Myanmar and art
KARACHI: Not much about Myanmar is known to many of us except the political turmoil that it’s been going through for the past many decades. The political side to things eclipses, rather conceals, the art that comes out of the country by virtue of the cultural richness that it boasts of. It is in this context that an exhibition of artworks by Shirin Niazi’s collection titled ‘The Land of Golden Pagodas – Myanmar’ at the V. M. Art Gallery becomes a must-see event.
It’s befitting that the show begins with artist Saya U San Lwin’s ‘Myanmar Mythology’. The shapes and figures on the artwork indicate how much importance the people of the land attach to mythology. Saya U Zaw Win’s painting ‘Entrance to Angkor Wat’ lends credence to this observation. What’s noticeable in both exhibits is that the aesthetics of mythology is standout element. The verdant surrounding of Angkor Wat is proof of it.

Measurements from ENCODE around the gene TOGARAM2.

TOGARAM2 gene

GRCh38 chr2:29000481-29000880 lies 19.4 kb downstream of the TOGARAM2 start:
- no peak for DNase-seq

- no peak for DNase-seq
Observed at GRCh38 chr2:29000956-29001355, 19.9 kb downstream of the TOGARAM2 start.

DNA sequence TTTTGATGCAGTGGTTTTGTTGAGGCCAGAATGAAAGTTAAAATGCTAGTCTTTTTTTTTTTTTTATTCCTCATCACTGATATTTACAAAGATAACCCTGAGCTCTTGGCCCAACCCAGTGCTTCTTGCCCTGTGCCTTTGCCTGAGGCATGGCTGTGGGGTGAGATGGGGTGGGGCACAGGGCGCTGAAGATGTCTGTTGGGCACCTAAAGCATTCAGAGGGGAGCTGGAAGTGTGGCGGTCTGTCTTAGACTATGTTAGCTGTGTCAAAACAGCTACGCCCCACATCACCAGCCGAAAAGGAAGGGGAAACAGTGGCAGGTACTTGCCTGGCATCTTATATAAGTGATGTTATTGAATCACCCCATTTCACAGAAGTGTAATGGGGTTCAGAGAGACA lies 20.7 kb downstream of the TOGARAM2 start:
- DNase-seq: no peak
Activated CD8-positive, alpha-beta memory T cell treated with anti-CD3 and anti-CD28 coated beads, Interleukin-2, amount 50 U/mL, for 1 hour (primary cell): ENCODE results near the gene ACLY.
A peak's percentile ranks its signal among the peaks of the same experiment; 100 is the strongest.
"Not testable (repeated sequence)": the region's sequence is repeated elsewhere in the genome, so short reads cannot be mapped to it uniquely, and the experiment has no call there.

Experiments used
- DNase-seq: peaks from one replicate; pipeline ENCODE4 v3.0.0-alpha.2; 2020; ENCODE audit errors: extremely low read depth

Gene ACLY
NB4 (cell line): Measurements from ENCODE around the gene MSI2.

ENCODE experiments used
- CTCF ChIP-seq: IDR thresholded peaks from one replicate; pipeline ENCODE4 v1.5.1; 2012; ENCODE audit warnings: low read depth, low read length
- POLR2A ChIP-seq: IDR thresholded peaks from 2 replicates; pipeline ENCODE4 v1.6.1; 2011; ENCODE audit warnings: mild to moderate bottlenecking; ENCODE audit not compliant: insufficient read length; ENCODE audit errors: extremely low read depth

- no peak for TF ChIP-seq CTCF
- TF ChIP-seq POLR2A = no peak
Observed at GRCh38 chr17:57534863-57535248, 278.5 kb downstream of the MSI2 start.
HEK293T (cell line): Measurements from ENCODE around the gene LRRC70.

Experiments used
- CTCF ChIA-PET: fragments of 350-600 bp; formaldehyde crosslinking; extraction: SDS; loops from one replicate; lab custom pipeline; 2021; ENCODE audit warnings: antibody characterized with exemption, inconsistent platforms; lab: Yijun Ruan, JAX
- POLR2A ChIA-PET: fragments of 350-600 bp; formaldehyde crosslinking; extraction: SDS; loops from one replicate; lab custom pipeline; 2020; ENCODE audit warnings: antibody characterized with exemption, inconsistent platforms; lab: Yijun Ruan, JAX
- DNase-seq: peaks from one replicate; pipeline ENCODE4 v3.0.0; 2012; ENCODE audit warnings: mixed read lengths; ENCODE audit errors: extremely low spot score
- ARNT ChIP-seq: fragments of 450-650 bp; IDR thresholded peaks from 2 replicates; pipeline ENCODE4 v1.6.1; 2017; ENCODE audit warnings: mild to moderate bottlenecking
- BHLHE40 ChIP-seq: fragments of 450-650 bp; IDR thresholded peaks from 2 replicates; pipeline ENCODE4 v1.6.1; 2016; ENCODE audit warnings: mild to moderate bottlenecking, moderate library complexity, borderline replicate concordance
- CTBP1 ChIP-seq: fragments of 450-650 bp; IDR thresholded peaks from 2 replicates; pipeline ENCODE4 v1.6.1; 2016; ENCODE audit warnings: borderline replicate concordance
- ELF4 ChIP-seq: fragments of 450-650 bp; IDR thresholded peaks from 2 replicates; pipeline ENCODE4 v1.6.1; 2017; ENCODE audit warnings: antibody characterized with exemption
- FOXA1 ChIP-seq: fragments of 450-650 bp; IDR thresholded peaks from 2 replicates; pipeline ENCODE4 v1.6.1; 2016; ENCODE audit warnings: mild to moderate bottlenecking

This is the reason why lakes, boats and tea-pickers feature regularly in Myanmar’s art. Saya U Than oo’s ‘A Lake Scene in Kachin’ is marked by peaceful silence; and the artist’s ‘Tea-Pickers in North Shan States’ too captures the lives of the working women without losing out on the tranquility that’s often associated with countryside.
Then comes ‘The Lonely Boat’ by Ma Im Bin. As the title suggests, the artist has highlighted the pathos that sometimes is overlooked by those who are witness to such scenes on a regular basis. Again, peace and tranquility are unmistakable. Yet, there’s more to it than meets the eye.
Naing Gyi beautifully draws working women, old and young, with delicate strokes.
The finesse of ‘On the Way to Rice Mills’ looks like a work of art made by a western master with a completely oriental feel to it.
The exhibition will continue till Jan 30.